Whannell frowned. It was disturbing that his counterpart across the Fraser River in Hill’s Bar was being influenced by a former Californian politician.

“How can this Ned McGowan have so much influence? I fail to understand.”

Dixon smiled, “he’s been a politician for a long time. Some say he used to be a lawyer or a judge with high hopes until he got on the wrong side of the Vigilante Committee. They wanted him to hang for some crime or another but his friends got him out of there and up here to Fort Yale.”

Whannell turned his head and Dixon shaved the other side.

“It’s challenging enough to have these lawless miners around and now McGowan has to drag his party politics up here to our Crown colony. Do you think he’s intent on this manifest destiny?”

Dixon straightened up, “McGowan isn’t much of a miner and it wouldn’t take much for someone to round up some miners for a militia – back home I’m sure half of them already belong to one. The only lucky thing is that McGowan has enemies here and that’s why he’s had to stick to his camp across the river, although he’s been trying to make friends with the HBC factor Ovid Allard. I saw them having a friendly meeting in Foster’s saloon.”

“Hmm. Very interesting. Dr. Fifer, has also cast some doubt about McGowan’s character.”

Dixon snorted. “That’s no surprise considering Fifer is a Vigilante. If the Vigilante Committee had their way, McGowan would have hanged in California. It must irk Fifer to see McGowan walking around up here a free man. It irks me, come to think of it. Folks like me have only just seen their freedom and the politicians down there keep wanting to take it away again. That’s why I’m up here, happy to be freezing in the name of the Queen!”

Whannell took out a couple of coins and handed them to Dixon.

“If there is anything you need, consider me your friend and ally,” Whannell said as he patted Dixon on the shoulder.

“There’ll be trouble alright, you can be sure of that. You have a good day, sir.”

Whannell put on his military hat and with sword in hand, went out the door leaving a cold blast of air behind him. It was too bad Whannell insisted on wearing that outrageous uniform, thought Dixon. It didn’t give the least amount of credibility; instead he had become the butt of jokes.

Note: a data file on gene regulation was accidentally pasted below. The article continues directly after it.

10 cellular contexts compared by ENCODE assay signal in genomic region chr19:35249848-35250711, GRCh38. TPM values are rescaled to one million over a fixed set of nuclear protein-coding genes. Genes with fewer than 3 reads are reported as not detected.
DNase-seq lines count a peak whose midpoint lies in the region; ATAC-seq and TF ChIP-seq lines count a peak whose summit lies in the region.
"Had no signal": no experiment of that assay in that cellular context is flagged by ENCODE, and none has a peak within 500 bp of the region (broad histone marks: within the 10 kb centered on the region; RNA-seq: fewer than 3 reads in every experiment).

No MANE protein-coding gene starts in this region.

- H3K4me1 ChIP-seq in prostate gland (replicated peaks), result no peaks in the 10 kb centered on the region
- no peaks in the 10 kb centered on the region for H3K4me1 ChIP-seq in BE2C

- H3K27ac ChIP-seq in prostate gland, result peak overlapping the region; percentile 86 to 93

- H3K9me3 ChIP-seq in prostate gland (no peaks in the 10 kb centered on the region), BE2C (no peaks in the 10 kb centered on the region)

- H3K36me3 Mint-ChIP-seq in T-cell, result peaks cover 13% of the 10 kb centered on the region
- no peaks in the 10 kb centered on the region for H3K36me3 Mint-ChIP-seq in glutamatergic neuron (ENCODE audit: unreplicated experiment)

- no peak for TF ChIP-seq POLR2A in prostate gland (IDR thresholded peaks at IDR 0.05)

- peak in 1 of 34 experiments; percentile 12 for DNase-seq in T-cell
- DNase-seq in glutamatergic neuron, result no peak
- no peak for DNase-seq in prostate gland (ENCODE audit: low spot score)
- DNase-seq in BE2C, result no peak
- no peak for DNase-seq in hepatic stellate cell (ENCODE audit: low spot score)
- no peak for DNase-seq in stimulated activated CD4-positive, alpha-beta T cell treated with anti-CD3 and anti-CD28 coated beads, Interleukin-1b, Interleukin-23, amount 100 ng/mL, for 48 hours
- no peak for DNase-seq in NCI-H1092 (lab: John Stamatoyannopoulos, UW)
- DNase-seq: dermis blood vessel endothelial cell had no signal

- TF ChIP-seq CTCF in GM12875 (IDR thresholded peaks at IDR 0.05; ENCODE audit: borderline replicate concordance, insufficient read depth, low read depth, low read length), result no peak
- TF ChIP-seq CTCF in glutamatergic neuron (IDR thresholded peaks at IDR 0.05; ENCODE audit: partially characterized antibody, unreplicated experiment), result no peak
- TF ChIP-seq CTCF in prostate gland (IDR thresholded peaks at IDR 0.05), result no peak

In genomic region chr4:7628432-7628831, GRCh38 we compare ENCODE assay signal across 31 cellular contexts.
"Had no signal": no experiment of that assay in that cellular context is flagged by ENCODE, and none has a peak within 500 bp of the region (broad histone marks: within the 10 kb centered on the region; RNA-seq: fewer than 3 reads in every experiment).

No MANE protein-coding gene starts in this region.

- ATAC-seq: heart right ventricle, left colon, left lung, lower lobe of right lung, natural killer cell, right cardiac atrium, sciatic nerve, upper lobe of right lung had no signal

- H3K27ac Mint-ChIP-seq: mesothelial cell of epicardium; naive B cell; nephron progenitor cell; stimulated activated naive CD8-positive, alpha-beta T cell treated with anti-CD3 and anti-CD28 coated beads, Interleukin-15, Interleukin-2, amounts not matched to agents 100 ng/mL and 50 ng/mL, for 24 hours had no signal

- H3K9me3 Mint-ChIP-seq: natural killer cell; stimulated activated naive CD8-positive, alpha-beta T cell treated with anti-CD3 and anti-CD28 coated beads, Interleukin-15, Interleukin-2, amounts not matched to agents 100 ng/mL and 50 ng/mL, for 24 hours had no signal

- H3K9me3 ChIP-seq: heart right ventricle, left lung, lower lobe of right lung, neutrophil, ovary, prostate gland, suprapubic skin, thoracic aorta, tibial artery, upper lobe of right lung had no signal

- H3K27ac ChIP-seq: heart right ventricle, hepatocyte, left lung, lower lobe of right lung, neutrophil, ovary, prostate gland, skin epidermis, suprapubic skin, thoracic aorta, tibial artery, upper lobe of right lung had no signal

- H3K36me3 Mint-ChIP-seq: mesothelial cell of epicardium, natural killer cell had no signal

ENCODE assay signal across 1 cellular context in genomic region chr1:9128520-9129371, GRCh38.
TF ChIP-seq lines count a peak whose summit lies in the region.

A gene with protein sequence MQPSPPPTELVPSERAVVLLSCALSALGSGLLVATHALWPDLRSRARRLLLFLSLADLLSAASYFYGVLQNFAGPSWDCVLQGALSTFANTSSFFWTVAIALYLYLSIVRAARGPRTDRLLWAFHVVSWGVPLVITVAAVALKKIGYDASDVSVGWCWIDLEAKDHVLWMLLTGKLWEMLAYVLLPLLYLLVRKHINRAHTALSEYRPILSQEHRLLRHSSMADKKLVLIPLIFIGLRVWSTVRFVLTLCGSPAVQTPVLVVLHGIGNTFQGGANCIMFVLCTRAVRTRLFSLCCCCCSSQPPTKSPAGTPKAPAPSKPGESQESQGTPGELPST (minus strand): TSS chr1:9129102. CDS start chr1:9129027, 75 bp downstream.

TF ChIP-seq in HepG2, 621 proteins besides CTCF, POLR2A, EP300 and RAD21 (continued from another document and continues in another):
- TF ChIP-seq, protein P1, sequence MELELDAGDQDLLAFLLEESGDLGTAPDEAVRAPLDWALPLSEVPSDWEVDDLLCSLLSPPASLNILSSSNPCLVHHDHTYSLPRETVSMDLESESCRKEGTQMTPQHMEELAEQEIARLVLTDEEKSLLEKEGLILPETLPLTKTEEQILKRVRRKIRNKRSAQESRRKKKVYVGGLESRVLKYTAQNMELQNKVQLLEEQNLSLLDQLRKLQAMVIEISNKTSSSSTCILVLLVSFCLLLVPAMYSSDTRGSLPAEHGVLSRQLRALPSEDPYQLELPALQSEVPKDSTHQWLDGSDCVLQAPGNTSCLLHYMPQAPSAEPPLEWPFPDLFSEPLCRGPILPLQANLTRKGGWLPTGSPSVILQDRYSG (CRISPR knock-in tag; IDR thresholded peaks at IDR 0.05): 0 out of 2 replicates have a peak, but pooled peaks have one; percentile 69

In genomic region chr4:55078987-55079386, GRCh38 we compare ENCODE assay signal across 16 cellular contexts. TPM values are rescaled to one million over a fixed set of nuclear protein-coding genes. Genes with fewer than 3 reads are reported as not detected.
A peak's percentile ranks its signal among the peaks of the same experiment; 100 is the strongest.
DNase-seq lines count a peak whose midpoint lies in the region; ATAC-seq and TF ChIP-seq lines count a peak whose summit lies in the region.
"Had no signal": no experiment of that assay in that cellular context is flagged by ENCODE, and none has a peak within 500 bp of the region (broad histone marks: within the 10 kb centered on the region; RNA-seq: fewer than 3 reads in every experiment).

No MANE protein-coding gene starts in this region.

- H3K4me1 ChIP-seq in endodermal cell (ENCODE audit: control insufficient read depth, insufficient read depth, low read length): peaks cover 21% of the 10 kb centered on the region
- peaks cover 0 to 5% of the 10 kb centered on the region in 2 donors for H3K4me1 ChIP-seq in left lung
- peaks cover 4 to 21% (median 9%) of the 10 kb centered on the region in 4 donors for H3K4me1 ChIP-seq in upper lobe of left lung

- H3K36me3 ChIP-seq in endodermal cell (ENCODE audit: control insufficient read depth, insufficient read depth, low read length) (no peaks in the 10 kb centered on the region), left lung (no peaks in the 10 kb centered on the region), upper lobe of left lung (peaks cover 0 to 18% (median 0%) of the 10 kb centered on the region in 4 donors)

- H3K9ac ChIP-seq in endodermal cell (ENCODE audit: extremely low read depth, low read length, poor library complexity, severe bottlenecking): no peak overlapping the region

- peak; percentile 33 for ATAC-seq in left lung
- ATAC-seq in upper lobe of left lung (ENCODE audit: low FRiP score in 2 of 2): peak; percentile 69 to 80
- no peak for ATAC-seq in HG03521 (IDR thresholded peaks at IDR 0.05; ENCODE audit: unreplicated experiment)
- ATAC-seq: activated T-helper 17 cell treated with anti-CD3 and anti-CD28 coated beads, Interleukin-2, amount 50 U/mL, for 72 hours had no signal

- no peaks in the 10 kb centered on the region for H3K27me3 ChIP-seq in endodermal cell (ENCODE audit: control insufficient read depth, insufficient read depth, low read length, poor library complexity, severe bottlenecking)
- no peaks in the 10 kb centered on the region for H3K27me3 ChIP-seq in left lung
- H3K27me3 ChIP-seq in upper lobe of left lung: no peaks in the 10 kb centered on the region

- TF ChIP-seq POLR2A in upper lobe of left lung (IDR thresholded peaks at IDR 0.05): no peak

As Dixon stoked the fire in the corner, he thought about what Whannell had said about McGowan dragging his party politics up to Yale.

Two weeks later, there was trouble just as Dixon had figured.

(to be continued)


The Missing Black Brimmed Hat (part 2)

After several days exploring the rugged coast, Elmwood decided to investigate Yak-Tulamn, the place where the red earth was sold.
He followed a rough path to one of the coal town of Nanaimo on the east coast of the Island, wearing his black brimmed hat, the one thing that kept him dry, unlike his boots which allowed water in everywhere. By the time he reached so called civilization, Elmwood realized he was getting strange looks. He removed the hat as he entered the Clipper Hotel and put it on the counter while he checked in for the evening.

“I’m a collector,” he said as he placed a battered oil cloth sack on the counter.

The clerk raised his eyebrows and gave Elmwood an appraising look of his own, as if not quite believing Elmwood matched his idea of a collector. After several days in the bush, sleeping in his same clothes, Elmwood had a rough idea of what he looked like.

“Do you have a safe place for this?”

The clerk handled the sack at arms length with only the tips of his fingers and put it in a drawer below the desk.

The clerk showed him to his room and politely asked him if he wanted a bath before dinner.

“There’s a laundry service too, for an extra dollar. He’ll pick up your clothes and have them washed and dried by the time you’ve finished your bath.”

Elmwood doubted that was the case, but he put his clothes in the laundry sack provided and left it outside his door as instructed while he waited for word that his bath was ready.

Looking out the window, he saw a man with a hat pulled low over his eyes trudging along behind the hotel with a wheelbarrow containing several sacks. He briefly wondered if one of the sacks were his.

After several days in the bush, Elmwood was grateful to settle in for a warm bath and he must have dozed off because he didn’t hear the footsteps treading down the hall.

Someone shuffled down the hallway and he thought he heard someone say something about dinner. Elmwood grunted in reply. Although he didn’t usually care much for eating meals, the water had turned tepid and his stomach grumbled. He got out, dried himself off slowly, dressed then ambled along the hallway to his room.

Opening the door to his room, he realized something was not quite right. On the bed lay some clothes, but they were not his. He had always been very fastidious about his belongings and how he travelled, yet nothing was how he had left it.

With some consternation, Elmwood slipped on the shirt and pants which hardly came up to his knees and made his way down to the lobby to see the clerk.

“I have received someone else’s clothes instead of my own.”